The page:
Advanced Math/Science Research Update

by Dr. April Burch, Director of the AMSR program

January 15, 2013

Since our last update, Berkshire School hosted student researchers from Belmont Hill, and all-boys prep school outside of Boston, for a 1-day mini-symposium on Student Biomedical Research. The goal was to foster collaboration, communication and community outreach with our students.  AMSR students Liza Bernstein '13, Sissi Wang '13, Lars Robinson '13, Elsie Guevara '13, Ernest Yue '13, and Nate MacKenzie '14, gave short talks about their work in the new Bellas/Dixon Math and Science lecture hall. The talks were followed up by break-out sessions where Belmont Hill students described their research projects and students discussed commonalities between the projects and future goals.

The second semester of AMSR started with some terrific news. The AMSR program was awarded a grant from The Chinchester Dupont Foundation for the purchase of an EVOS fluorescence microscope.  This piece of equipment will expand the types of experiments and analyses that can be done by AMSR students this and future years.  The microscope should arrive shortly, and Dr. Burch has invited everyone to stop in for a look next time they are on campus. 

One new, exciting project that is underway in the winter season of AMSR in the afternoons is being spearheaded by Elif Kesaf '14.  Elif is from Turkey and seeks to identify novel viruses of non-pathogenic strains of Legionella bacterium from travertines in Pamukkale. In collaboration with Dr. Sunny Shin at the Perlman School of Medicine at the University of Pennsylvania, she will be working to isolate viruses of this bacterium with the hope of identifying new agents to combat Legionnaires' disease caused by a pathogenic form of Legionella.

Look for more news from Dr. Burch in the next issue!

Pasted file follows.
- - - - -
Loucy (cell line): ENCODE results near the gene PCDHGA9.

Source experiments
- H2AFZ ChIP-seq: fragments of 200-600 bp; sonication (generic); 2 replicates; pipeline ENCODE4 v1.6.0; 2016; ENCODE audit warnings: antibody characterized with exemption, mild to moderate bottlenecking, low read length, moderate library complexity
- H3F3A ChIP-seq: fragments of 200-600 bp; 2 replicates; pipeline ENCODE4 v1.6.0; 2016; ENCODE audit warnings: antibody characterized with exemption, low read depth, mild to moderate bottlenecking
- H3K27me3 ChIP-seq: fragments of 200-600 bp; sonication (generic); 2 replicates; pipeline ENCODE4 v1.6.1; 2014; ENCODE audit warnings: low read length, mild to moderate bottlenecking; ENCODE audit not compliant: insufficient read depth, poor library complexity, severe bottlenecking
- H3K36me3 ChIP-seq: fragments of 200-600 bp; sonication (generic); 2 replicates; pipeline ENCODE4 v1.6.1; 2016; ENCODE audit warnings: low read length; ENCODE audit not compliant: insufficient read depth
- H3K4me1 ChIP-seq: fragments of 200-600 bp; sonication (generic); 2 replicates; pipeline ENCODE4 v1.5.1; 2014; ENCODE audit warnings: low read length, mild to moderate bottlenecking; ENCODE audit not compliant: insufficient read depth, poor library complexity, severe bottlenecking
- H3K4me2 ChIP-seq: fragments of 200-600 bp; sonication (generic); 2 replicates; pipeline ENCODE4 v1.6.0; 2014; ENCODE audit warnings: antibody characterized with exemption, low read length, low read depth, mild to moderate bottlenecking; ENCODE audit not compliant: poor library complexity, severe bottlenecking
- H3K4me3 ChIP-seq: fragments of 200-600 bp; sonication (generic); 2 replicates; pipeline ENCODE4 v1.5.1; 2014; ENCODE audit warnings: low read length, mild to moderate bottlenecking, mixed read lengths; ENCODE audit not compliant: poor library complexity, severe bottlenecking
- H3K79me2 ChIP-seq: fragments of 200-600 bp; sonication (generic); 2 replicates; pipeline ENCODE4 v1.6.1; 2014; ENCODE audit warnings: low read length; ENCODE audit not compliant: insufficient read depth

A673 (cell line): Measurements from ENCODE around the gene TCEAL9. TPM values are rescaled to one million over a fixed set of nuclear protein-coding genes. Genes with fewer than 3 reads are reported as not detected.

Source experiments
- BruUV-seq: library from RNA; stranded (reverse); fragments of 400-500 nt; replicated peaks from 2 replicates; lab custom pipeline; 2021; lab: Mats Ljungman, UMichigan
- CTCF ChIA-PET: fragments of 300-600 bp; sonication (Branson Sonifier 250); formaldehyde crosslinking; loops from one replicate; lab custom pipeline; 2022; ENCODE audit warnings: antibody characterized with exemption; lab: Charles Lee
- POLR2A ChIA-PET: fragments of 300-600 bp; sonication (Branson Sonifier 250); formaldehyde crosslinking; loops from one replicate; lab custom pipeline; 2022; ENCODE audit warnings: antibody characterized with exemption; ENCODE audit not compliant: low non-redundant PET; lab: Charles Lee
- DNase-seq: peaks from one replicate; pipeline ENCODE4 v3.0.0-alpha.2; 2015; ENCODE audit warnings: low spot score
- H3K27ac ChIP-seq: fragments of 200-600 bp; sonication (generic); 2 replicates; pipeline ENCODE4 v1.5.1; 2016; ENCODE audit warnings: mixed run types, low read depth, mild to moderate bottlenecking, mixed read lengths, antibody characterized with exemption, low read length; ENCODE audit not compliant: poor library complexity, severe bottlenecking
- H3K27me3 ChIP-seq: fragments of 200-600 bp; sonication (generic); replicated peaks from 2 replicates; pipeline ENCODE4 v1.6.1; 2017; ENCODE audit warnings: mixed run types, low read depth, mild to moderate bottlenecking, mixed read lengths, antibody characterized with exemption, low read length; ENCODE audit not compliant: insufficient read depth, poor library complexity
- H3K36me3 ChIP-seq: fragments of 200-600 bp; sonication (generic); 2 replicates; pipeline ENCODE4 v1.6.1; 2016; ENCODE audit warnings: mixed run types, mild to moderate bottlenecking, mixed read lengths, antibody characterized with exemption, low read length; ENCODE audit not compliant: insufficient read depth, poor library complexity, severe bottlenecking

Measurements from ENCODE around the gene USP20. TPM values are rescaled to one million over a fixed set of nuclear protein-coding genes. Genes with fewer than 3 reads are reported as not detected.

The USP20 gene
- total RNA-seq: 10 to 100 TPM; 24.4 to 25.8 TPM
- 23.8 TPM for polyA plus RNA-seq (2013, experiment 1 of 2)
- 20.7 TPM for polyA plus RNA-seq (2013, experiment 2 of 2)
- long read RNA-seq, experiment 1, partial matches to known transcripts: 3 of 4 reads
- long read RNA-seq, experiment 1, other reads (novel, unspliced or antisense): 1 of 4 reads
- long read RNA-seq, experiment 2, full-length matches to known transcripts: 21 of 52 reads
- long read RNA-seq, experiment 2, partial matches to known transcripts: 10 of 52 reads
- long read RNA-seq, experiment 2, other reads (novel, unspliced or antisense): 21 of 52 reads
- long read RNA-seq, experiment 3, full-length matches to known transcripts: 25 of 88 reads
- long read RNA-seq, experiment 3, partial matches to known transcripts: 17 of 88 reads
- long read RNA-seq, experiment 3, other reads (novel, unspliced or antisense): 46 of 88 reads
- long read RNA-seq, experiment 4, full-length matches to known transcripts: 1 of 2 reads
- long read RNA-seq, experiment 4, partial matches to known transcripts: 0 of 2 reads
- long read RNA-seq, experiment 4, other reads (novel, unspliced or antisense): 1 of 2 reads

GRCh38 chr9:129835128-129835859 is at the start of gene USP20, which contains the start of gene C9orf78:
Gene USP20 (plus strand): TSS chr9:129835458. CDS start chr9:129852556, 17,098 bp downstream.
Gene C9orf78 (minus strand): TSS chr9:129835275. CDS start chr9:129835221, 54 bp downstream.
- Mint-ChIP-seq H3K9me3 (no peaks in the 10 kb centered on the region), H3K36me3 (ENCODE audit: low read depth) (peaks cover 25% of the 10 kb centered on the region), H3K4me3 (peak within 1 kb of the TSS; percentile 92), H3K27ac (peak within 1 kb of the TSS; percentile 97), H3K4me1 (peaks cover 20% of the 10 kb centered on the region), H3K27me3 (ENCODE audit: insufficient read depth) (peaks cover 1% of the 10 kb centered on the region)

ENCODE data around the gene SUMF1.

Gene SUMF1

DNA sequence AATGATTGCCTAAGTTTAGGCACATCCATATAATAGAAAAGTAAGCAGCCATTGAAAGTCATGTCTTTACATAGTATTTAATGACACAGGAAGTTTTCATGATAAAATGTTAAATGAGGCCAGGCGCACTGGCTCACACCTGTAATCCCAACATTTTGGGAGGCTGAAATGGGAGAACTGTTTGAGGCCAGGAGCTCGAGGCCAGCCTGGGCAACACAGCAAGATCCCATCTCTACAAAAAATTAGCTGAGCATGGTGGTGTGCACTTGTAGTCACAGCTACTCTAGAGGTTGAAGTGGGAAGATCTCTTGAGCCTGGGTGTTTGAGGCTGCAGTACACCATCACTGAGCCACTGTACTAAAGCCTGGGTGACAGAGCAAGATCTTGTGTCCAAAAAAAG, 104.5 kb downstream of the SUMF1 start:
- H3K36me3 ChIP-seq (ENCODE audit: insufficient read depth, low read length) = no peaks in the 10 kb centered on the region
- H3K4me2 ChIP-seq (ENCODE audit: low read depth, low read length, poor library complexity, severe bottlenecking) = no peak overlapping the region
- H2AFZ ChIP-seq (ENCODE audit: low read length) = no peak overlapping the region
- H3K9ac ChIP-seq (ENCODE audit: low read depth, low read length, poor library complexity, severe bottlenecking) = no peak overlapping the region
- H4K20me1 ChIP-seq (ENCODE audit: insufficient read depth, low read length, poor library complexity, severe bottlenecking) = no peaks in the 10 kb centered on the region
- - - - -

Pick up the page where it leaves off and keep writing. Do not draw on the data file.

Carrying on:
What We're Doing: Mr. Nielsen's Time in the Boundary Waters
Posted 08/19/2013 08:12AM



This summer some old friends, my younger brother, and I took a canoe trip in the Boundary Waters Canoe Area Wilderness. This area encompasses over a million acres of wilderness in northeastern Minnesota along the border with Canada.
The area is famous as a fishing and canoeing destination for its solitude and for offering visitors a glimpse of what the wilderness of this region has looked like for generations. All of us agreed that as born-and-bred Midwesterners, this trip was a rite of passage. Everyone does a canoe trip in the Boundary Waters, right?
So despite our inexperience as overnight canoe travelers, we headed up toward Minnesota right after the Fourth of July to begin our journey. 

We spent six days and five nights camping and paddling along the interconnected lakes of the Boundary Waters. We caught more fish than any of us could eat. We saw lots of turtles and bald eagles. We jumped in the many available bodies of water often. With no shower, a good swim was the best we could do.

The trip wasn't without its challenges. We braved some serious rain storms.  The worst storm came upon us on our first night, at our least organized and prepared point. We struggled to get a stove lit for dinner and had to move our tent after it became clear we had pitched it in a flood zone. We ate wet carrots under a tree. All the while mosquitoes had a feast of their own on any of our skin they could reach. Oh, the mosquitoes...and the flies, those little buggers were active, and some nights it was just better to get in the tent and wait for morning. These trying moments were worth it for the lakes we had to ourselves, for the sunsets, and for the laughs we shared by campfire. It was a great trip, and I would recommend the Boundary Waters to anyone...just bring a mosquito net.

Berkshire School

245 North Undermountain Road
 |  Sheffield, MA 01257
 |  T: 413 229 8511

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